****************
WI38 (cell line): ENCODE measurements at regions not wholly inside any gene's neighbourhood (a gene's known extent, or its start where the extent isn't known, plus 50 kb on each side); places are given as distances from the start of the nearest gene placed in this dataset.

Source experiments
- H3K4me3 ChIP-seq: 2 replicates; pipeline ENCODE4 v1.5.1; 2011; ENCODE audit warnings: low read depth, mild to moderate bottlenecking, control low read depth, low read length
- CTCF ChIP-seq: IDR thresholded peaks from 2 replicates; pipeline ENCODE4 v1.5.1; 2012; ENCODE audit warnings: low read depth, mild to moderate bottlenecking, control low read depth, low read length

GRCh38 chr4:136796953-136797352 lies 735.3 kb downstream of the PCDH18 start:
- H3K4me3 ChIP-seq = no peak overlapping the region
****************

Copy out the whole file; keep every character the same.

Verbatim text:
WI38 (cell line): ENCODE measurements at regions not wholly inside any gene's neighbourhood (a gene's known extent, or its start where the extent isn't known, plus 50 kb on each side); places are given as distances from the start of the nearest gene placed in this dataset.

Source experiments
- H3K4me3 ChIP-seq: 2 replicates; pipeline ENCODE4 v1.5.1; 2011; ENCODE audit warnings: low read depth, mild to moderate bottlenecking, control low read depth, low read length
- CTCF ChIP-seq: IDR thresholded peaks from 2 replicates; pipeline ENCODE4 v1.5.1; 2012; ENCODE audit warnings: low read depth, mild to moderate bottlenecking, control low read depth, low read length

GRCh38 chr4:136796953-136797352 lies 735.3 kb downstream of the PCDH18 start:
- H3K4me3 ChIP-seq = no peak overlapping the region